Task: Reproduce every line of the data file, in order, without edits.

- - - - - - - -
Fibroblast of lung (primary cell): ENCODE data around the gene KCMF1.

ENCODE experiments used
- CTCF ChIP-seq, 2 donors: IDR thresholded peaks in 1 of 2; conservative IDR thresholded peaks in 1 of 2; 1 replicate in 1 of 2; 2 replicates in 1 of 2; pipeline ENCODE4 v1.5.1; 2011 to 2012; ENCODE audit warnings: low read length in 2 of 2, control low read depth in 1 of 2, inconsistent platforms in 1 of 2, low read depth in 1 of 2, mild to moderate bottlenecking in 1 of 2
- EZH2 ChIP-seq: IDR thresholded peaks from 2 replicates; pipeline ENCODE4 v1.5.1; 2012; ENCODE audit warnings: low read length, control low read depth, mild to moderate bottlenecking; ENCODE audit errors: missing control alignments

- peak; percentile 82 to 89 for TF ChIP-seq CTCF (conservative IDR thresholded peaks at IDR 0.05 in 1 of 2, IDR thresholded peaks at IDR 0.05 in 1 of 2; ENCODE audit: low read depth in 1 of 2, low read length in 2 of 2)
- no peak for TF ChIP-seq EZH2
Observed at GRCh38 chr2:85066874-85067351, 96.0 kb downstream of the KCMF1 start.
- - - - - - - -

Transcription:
Fibroblast of lung (primary cell): ENCODE data around the gene KCMF1.

ENCODE experiments used
- CTCF ChIP-seq, 2 donors: IDR thresholded peaks in 1 of 2; conservative IDR thresholded peaks in 1 of 2; 1 replicate in 1 of 2; 2 replicates in 1 of 2; pipeline ENCODE4 v1.5.1; 2011 to 2012; ENCODE audit warnings: low read length in 2 of 2, control low read depth in 1 of 2, inconsistent platforms in 1 of 2, low read depth in 1 of 2, mild to moderate bottlenecking in 1 of 2
- EZH2 ChIP-seq: IDR thresholded peaks from 2 replicates; pipeline ENCODE4 v1.5.1; 2012; ENCODE audit warnings: low read length, control low read depth, mild to moderate bottlenecking; ENCODE audit errors: missing control alignments

- peak; percentile 82 to 89 for TF ChIP-seq CTCF (conservative IDR thresholded peaks at IDR 0.05 in 1 of 2, IDR thresholded peaks at IDR 0.05 in 1 of 2; ENCODE audit: low read depth in 1 of 2, low read length in 2 of 2)
- no peak for TF ChIP-seq EZH2
Observed at GRCh38 chr2:85066874-85067351, 96.0 kb downstream of the KCMF1 start.